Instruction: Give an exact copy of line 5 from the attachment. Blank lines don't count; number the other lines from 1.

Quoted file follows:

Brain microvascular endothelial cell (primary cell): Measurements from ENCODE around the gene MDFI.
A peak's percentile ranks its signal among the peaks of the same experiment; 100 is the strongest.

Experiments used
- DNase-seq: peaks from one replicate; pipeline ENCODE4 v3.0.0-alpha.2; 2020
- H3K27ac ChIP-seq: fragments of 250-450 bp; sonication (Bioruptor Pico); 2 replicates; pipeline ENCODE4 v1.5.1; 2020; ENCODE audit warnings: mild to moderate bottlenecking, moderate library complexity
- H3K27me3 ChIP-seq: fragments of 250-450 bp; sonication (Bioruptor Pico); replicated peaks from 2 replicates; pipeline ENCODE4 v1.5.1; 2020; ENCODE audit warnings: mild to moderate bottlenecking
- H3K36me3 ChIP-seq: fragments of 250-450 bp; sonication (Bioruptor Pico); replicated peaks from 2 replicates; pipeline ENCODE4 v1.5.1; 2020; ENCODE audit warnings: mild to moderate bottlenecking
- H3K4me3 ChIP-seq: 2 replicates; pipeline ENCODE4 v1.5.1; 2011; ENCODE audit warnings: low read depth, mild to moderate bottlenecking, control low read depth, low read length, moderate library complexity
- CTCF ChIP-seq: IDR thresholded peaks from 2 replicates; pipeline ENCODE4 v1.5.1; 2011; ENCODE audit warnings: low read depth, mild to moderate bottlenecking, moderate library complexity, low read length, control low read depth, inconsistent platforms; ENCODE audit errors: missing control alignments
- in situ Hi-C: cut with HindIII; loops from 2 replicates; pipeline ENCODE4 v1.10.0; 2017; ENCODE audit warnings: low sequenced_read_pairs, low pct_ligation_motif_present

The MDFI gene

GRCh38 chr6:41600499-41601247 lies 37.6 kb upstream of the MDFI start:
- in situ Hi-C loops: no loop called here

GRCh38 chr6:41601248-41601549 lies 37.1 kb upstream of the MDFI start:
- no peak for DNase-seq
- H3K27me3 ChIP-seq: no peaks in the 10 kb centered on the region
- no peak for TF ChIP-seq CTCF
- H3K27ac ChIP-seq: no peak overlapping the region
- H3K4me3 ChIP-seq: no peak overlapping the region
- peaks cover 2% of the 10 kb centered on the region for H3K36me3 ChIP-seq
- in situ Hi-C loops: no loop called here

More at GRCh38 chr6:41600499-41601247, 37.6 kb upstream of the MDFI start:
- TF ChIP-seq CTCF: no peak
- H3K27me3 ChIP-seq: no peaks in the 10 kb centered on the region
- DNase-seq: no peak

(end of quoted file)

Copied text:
- H3K27ac ChIP-seq: fragments of 250-450 bp; sonication (Bioruptor Pico); 2 replicates; pipeline ENCODE4 v1.5.1; 2020; ENCODE audit warnings: mild to moderate bottlenecking, moderate library complexity